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From Christopher Schultz <>
Subject Re: Getting all JDBC configs from the context
Date Thu, 29 Mar 2018 16:00:44 GMT
Hash: SHA256


On 3/28/18 4:42 PM, Shawn Heisey wrote:
> On 3/28/2018 1:18 PM, Christopher Schultz wrote:
>>> I would like to write a logging thread that can get ALL of the 
>>> datasource objects from the context, and for types that it
>>> knows, cast them to the appropriate object to log the
>>> active/idle connection counts.
>> It might be easier to do this via JMX.
> Perhaps.  But then I have to figure out how to get the program
> started with the sysprops that enable remote JMX.  The system has
> no GUI, and we don't have any X-Windows infrastructure, so running
> JDK tools locally on the Linux server is challenging.  Not
> impossible, just requires me to set up things that I don't already
> have, to do X forwarding over SSH. With the logging thread idea, we
> just need to update code, recompile, and redeploy.

I don't bother with any of that garbage. I use Tomcat's Manager
application and the JMXProxyServlet. It's an HTTP-to-JMX bridge, so
your client just has to speak HTTP.

I use it along with a Nagios plug-in to fetch things like (wait for
it) DataSource pool stats :)

>> Since you already have a compile-time dependency upon Tomcat,
>> there's no need to do class-name matching. Instead, just use
>> "instanceof" as before:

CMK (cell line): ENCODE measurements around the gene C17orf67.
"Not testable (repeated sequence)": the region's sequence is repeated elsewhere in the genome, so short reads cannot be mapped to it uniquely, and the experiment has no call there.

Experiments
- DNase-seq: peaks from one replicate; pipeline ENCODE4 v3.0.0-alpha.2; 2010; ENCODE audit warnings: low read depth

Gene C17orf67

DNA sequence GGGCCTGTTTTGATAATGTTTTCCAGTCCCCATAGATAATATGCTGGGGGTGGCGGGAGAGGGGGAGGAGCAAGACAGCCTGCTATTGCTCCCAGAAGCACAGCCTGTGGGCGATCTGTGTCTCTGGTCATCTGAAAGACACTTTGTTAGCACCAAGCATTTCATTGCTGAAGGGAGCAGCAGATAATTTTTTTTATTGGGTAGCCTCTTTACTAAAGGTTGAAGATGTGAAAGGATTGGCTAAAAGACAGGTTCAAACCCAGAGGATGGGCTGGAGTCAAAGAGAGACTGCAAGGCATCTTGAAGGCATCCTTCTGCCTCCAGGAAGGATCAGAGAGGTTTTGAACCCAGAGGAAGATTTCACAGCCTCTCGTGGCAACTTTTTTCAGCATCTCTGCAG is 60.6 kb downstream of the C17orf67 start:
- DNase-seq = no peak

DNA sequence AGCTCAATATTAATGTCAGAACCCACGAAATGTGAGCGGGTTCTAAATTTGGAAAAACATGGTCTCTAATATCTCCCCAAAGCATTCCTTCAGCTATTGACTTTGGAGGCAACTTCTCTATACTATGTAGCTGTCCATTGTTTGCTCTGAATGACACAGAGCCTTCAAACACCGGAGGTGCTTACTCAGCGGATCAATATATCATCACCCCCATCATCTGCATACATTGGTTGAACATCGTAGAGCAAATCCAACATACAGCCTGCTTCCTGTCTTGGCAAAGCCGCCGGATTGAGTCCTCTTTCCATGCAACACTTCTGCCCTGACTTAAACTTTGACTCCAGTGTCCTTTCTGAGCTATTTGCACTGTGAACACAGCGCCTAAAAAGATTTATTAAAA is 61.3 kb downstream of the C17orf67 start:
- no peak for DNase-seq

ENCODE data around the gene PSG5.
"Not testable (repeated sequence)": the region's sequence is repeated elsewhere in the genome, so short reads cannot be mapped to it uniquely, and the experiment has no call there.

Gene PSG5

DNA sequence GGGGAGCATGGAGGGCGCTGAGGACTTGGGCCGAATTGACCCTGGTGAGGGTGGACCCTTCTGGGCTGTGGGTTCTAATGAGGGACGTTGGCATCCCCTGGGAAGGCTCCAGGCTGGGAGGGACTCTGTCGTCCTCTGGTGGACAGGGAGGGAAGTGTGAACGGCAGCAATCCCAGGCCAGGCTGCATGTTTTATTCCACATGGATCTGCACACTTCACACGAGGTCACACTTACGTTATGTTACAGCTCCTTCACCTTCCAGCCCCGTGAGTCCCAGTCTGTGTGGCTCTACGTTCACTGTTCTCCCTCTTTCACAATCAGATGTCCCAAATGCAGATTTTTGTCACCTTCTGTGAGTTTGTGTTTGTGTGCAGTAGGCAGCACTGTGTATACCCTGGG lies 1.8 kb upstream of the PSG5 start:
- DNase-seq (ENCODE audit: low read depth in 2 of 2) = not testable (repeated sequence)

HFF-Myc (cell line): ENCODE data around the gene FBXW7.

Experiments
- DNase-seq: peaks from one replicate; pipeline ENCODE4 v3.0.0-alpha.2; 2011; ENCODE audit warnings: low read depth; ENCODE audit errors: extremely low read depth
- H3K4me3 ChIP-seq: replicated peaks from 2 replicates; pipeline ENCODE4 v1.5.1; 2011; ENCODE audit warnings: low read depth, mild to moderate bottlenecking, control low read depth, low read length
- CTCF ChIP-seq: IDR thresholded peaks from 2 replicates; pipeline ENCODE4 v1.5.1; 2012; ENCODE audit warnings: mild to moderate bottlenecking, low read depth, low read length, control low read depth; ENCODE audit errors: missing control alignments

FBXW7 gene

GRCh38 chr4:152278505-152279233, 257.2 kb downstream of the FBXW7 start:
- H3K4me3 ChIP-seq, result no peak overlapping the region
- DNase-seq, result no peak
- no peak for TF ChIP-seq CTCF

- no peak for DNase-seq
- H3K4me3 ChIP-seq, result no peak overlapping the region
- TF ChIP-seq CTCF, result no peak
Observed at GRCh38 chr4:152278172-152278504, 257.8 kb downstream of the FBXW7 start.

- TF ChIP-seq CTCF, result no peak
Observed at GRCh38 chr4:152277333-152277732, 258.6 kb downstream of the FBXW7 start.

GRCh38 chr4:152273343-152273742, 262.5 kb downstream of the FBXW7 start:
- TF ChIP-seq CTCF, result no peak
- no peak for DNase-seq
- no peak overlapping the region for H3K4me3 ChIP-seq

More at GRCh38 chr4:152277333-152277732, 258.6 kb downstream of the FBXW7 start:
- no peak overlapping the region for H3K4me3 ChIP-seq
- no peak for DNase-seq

> I did the code that way so that I can handle any type of
> DataSource object, even if we change our pool configurations, just
> by adding stanzas to the switch.  And the default case logs the
> class name if it's not handled explicitly, so I know what to add or
> change.  I went looking for a way to write a switch statement that
> utilizes instanceof, didn't find anything.

You're right, you can't. But string-comparisons are fragile.

You may also run into ClassLoader problems where BasicDataSource (as
loaded by your ClassLoader) != BasicDataSource (as instantiated by

>> Instead of running a single thread that goes to sleep, maybe
>> consider using a ScheduledExecutorService with a simpler runnable
>> object that just logs the status a single time.
> Sounds like a good idea.  That I have absolutely no idea how to 
> implement.  I used the hammer I know. :)


Have a look. It will probably be (slightly) more efficient than the
code you wrote, and hey, you'll have less code to babysit. It also
gives you trivial "shutdown" semantics...

>> Don't forget to terminate the thread (or ExecutorService) when
>> the application is shutting-down, of you'll have a ClassLoader
>> (and a a huge memory) leak.
> I did think about that, but I wasn't sure how to detect a shutdown.
> Is there something available that handles it easily and reliably
> with only a small code change?  Just now, I found the following
> page when I went looking for how to detect that (independent of the
> JVM shutting down):

ServletContextListener is the way to go. In fact, you should
probably be using a ServletContextListener to *launch* this thread in
the first place. So, in your init() method, create+launch the thread
(or ExecutorService), and in the destroy() method, shut it all down.

> I think I could use this to create the thread on application
> startup as well as making sure it shuts down cleanly.  It would
> mean that I can just create a new class for one of our applications
> and edit a config file, instead of monkeying with other people's
> code.

That's the idea.

> It's very encouraging to me that you picked up on the lack of
> shutdown handling.  It means I've got more than a sliver of your
> attention!


- -chris

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